What’s a wine tasting like?


What’s a wine tasting like?

If you’re going to the San Francisco/Napa/Sonoma/Bay area you will find countless opportunities for a wine tasting experience.  Literally, they’re on every corner, country road and patio.

Your hotel or tour brochure will tell you whether a specific winery accepts walk-ins, or is by appointment only. If you’re on an organized tour, you’re good to go! Everything will be pre-arranged & effortless.

If you’re doing it as a do-it-yourself experience, watch for highway clues and big parking lots. “Visitors welcome” plus business hours, or “by appointment only” notes are common on property signs or gates.

In Sonoma, there is a “staging area” (aka Visitor/Tourist Centre) off the highway just before you get to town, (and the highway junction to Napa) that will give you maps, instructions & even discount passes. (Like 2 for 1 stickers/coupons). This staging area also has 4 wineries for tasting, a gin/spirits distillery/tasting room, a restaurant, gorgeous garden areas, expensive shops and a clean, modern washroom.

Sonoma Corner Stone, or “staging area” as I call it. Many bus tours start here.

The tasting experience itself is generally a stand-up counter. A sommelier will offer you a list to choose from. Then you will select a “flight” of 3-5 wines. The menu will have a brief description of each, but your host will provide more details (and even suggested food pairings) with each. Ask questions if you have any. The host is the expert and eager to tell you what makes their wine special.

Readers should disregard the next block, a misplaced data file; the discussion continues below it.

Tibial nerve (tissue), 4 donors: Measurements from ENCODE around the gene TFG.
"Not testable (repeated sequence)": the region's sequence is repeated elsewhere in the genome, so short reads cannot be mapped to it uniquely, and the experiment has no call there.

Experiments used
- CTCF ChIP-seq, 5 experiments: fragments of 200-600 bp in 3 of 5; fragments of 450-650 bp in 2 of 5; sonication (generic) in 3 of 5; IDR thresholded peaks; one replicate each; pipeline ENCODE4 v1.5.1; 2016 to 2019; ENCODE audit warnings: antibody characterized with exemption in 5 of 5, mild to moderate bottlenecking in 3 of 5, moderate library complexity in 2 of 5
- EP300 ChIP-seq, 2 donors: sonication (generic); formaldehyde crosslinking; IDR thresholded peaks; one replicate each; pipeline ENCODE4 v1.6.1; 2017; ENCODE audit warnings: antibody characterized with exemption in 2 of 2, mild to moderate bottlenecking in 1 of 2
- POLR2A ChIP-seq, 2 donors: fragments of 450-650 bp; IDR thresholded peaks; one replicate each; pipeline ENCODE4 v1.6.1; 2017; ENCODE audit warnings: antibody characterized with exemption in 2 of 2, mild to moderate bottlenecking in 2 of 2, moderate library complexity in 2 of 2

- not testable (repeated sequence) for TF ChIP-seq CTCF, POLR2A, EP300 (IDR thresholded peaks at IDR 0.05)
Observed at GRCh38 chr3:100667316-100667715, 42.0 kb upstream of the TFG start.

Our knowledgeable wine hostess, at the tasting room at Castello di Amarosa.

Each tasting glass of wine is about 2 oz. If you are switching from white to red, or vice versa, expect to receive a new glass. Otherwise you’ll be drinking all your samples from the same glass.

What happens if you don’t like, or can’t finish your sample? There will be a pour bucket at your counter/table/ station where you can discreetly empty your glass.

While I LOVED the wines of Italy, (when I was in Italy, not this recent Napa trip) the pours were more generous on our tour, and the wines were strong. By the time we visited the 3rd winery and 8th or 9th sample, I could barely take 2 sips before having to pour it out into the slosh bucket.  I had reached my comfortable limit.

Here’s a pro-tip: crackers. Have crackers and a bottle water in your purse for in between snacking, as you travel winery to winery.

Above all else, stay sober if you’re driving.  Accompany your friends and drive if there’s no bus tour available, so they stay safe too. Then buy yourself a bottle for home/hotel use later with dinner.

Author: Cathie

Travel enthusiast, writer, best selling author and former restaurant owner, Cathie is a creative force and loves a challenge. She specializes in off peak and bargain travel. Better stories start with travel!